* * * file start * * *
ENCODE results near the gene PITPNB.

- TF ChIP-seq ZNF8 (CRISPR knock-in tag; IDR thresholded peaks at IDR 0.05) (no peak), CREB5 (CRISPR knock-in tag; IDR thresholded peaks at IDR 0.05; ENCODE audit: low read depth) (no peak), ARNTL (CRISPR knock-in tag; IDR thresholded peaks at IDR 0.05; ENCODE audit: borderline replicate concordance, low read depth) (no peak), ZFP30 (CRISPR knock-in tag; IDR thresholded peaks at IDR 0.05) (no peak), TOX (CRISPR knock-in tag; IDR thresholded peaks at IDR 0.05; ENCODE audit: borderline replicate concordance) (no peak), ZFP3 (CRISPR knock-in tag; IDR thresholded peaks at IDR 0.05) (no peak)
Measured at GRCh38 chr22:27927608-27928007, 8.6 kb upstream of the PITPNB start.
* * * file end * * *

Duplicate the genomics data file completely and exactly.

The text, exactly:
ENCODE results near the gene PITPNB.

- TF ChIP-seq ZNF8 (CRISPR knock-in tag; IDR thresholded peaks at IDR 0.05) (no peak), CREB5 (CRISPR knock-in tag; IDR thresholded peaks at IDR 0.05; ENCODE audit: low read depth) (no peak), ARNTL (CRISPR knock-in tag; IDR thresholded peaks at IDR 0.05; ENCODE audit: borderline replicate concordance, low read depth) (no peak), ZFP30 (CRISPR knock-in tag; IDR thresholded peaks at IDR 0.05) (no peak), TOX (CRISPR knock-in tag; IDR thresholded peaks at IDR 0.05; ENCODE audit: borderline replicate concordance) (no peak), ZFP3 (CRISPR knock-in tag; IDR thresholded peaks at IDR 0.05) (no peak)
Measured at GRCh38 chr22:27927608-27928007, 8.6 kb upstream of the PITPNB start.